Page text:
Open Federalism Revisited: Regional and Federal Dynamics in the Harper Era

Edited by James Farney and Julie M. Simmons

© 2021

Regional dynamics and federalism lie at the heart of Canadian politics. In Open Federalism Revisited, James Farney, Julie M. Simmons, and a diverse group of contributors examine the legacy of Prime Minister Stephen Harper in areas of public policy, political institutions, and cultural and economic development. The volume examines how these areas significantly affected the balance between shared-rule and self-rule in Canada’s federation and how broader changes in the balance between the country’s regions affected institutional arrangements.

An excellent framework for analyzing federalism, this text engages with four questions: 1) did the Harper government succeed in changing Canadian federalism? 2) how big was the difference between the change Harper’s government envisioned and what it actually achieved? 3) was the Harper government’s approach substantially different from that of previous governments? and 4) given that most chapters find that Harper’s legacy is one of mostly incremental change, why was his ability to change the system so relatively minor?

With attention to such topics as political culture, the role of political parties in regional integration, immigration policy, environmental policy, and health care, Open Federalism Revisited evaluates exactly how much changed under a Prime Minister who came into office with a clear desire to steer Canada back towards an older vision of federalism.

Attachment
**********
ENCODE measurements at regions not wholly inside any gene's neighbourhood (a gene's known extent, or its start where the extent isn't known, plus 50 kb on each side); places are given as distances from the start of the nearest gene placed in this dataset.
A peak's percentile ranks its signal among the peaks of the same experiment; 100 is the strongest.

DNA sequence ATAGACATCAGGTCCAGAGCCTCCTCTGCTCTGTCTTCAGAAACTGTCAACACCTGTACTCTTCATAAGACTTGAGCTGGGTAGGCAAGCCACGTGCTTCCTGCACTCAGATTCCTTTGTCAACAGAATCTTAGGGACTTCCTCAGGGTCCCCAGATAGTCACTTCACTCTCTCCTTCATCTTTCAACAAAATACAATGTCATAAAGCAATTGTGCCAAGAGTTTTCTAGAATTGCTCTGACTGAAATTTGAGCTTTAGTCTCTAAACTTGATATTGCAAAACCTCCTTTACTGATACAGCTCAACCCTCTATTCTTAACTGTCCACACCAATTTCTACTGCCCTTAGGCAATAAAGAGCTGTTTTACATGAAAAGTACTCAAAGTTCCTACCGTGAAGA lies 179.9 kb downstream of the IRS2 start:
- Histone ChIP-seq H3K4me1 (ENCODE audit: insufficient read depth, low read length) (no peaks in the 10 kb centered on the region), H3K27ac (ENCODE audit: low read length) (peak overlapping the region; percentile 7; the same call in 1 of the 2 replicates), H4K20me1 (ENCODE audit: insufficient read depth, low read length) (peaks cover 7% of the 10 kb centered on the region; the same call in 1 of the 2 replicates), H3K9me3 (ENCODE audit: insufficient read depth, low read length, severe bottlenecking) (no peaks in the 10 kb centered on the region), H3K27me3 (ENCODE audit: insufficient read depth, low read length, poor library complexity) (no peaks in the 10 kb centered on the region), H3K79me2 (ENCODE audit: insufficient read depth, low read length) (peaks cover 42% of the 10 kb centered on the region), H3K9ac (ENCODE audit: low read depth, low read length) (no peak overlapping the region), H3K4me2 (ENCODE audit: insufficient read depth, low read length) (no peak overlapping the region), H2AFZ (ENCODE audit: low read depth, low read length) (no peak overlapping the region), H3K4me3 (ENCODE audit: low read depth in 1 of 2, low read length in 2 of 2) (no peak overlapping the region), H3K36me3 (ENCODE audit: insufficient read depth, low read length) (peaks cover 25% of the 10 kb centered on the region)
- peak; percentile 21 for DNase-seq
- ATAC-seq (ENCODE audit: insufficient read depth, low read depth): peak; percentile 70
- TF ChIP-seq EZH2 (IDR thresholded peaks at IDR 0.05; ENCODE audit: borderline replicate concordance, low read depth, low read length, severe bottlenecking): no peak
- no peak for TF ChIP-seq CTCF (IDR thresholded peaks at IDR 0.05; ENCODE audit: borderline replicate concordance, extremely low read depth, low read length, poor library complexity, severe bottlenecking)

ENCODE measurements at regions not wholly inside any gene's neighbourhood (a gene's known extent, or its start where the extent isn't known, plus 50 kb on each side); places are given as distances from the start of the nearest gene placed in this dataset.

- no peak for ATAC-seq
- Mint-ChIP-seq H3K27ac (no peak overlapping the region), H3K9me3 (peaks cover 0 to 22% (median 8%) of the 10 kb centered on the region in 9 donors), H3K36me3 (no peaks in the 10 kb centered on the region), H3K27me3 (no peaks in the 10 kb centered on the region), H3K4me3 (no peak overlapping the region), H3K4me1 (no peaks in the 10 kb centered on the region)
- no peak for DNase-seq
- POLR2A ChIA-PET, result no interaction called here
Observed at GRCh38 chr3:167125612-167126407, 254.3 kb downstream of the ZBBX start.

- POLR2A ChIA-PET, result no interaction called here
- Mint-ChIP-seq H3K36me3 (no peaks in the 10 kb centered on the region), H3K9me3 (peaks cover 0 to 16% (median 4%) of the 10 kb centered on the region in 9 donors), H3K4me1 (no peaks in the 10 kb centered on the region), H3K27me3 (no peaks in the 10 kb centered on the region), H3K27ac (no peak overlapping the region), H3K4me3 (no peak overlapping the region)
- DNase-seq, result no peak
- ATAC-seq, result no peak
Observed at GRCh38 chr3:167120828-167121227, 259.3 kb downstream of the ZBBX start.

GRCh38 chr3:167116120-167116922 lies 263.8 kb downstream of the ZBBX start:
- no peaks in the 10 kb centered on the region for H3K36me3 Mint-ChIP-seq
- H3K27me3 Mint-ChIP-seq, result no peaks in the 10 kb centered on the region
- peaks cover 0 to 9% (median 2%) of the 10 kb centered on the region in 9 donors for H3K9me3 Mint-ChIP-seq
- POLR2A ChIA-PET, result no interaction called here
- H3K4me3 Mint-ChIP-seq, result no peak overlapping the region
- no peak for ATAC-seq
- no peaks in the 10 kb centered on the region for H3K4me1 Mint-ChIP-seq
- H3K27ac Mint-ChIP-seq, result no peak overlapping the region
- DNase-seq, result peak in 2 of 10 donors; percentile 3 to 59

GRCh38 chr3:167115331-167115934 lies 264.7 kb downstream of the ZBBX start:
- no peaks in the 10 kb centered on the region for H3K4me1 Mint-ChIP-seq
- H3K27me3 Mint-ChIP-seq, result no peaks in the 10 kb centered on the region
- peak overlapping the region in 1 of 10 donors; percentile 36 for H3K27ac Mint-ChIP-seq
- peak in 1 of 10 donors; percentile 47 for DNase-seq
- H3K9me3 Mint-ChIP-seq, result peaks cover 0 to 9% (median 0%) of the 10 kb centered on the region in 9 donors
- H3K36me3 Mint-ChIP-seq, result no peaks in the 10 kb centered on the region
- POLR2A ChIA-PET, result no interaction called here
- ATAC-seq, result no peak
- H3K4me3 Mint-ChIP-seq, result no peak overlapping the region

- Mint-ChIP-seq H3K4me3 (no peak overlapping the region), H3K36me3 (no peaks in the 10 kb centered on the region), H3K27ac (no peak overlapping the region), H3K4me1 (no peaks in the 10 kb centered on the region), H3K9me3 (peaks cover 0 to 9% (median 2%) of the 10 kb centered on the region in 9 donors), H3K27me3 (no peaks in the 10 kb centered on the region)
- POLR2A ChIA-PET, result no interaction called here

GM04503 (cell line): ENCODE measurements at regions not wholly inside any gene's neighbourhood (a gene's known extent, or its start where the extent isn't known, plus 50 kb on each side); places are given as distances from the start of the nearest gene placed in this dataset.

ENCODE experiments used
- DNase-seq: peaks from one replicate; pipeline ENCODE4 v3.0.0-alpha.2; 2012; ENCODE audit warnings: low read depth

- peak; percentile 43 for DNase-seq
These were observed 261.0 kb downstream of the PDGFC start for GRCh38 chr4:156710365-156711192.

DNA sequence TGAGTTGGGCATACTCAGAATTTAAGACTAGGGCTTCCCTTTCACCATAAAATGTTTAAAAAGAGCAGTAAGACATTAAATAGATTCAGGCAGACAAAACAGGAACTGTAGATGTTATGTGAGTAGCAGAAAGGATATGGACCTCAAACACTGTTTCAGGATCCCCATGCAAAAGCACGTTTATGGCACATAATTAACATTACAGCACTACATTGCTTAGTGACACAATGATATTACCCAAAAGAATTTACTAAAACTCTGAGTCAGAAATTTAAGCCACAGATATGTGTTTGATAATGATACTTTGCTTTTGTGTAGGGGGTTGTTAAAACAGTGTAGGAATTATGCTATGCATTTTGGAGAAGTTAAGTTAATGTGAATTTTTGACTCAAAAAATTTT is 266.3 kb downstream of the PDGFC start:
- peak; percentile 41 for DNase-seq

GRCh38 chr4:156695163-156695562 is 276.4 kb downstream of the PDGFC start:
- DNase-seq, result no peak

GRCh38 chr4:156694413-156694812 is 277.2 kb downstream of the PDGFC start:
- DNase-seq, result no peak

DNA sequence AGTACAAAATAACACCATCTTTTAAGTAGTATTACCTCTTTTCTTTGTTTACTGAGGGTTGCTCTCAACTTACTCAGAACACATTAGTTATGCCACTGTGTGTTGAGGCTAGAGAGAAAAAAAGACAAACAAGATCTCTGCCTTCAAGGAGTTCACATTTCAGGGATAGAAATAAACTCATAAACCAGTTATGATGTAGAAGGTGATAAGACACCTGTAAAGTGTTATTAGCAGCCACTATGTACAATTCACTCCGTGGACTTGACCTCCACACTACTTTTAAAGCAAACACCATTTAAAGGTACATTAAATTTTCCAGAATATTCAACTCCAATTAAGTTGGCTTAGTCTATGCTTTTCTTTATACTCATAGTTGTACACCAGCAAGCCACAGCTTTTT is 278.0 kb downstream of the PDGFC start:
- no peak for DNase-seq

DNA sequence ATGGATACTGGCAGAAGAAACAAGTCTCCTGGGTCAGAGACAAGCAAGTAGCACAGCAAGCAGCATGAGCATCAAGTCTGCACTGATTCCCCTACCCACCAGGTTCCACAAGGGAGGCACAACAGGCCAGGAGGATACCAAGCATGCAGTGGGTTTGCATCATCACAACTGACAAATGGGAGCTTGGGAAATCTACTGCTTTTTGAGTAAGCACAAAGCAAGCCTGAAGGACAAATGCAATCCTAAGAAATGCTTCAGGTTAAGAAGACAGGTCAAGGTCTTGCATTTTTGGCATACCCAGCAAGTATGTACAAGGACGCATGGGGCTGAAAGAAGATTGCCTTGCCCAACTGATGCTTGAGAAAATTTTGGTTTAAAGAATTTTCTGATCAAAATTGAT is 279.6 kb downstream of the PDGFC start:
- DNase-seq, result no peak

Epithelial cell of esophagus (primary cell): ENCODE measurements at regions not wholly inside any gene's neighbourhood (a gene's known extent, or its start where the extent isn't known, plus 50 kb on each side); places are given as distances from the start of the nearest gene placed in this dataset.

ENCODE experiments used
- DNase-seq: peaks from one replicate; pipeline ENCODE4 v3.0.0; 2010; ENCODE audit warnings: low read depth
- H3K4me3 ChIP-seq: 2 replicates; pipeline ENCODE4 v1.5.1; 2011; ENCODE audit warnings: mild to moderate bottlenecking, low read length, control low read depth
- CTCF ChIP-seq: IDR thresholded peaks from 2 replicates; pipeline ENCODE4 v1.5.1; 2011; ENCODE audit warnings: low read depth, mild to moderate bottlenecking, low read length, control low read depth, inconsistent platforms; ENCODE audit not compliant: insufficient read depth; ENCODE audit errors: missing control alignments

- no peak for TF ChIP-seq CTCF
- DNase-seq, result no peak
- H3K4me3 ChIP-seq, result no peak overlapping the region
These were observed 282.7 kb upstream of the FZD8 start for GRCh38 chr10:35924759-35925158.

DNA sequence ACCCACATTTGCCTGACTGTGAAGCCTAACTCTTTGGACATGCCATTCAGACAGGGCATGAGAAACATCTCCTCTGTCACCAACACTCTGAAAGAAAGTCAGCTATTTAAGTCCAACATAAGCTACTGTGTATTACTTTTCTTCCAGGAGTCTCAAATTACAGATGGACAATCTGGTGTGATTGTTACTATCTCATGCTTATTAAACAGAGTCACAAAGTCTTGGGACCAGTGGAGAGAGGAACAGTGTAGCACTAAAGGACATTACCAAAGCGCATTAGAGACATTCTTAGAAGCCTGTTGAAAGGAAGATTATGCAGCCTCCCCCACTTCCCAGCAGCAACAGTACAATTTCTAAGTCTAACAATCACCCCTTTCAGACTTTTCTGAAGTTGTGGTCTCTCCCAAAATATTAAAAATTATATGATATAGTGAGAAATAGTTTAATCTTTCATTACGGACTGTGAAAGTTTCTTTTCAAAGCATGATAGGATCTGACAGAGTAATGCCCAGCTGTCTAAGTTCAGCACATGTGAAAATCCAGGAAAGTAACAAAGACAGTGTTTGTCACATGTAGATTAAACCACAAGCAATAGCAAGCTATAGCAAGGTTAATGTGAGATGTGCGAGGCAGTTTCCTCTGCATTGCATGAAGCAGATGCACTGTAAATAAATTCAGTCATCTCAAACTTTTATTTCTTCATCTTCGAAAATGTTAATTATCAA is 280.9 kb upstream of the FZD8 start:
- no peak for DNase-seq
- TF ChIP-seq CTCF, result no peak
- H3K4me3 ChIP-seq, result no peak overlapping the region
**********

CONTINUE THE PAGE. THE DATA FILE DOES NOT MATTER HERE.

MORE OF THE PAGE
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Product Details

  • World Rights
  • Page Count: 352 pages
  • Illustrations: 10
  • Dimensions: 6.0in x 1.0in x 9.0in
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Quick Overview

Open Federalism Revisited provides a systematic, encompassing assessment of Canadian federalism in the "Harper era," offering a fresh perspective in federalism scholarship.

Open Federalism Revisited: Regional and Federal Dynamics in the Harper Era

Edited by James Farney and Julie M. Simmons

© 2021

Regional dynamics and federalism lie at the heart of Canadian politics. In Open Federalism Revisited, James Farney, Julie M. Simmons, and a diverse group of contributors examine the legacy of Prime Minister Stephen Harper in areas of public policy, political institutions, and cultural and economic development. The volume examines how these areas significantly affected the balance between shared-rule and self-rule in Canada’s federation and how broader changes in the balance between the country’s regions affected institutional arrangements.

An excellent framework for analyzing federalism, this text engages with four questions: 1) did the Harper government succeed in changing Canadian federalism? 2) how big was the difference between the change Harper’s government envisioned and what it actually achieved? 3) was the Harper government’s approach substantially different from that of previous governments? and 4) given that most chapters find that Harper’s legacy is one of mostly incremental change, why was his ability to change the system so relatively minor?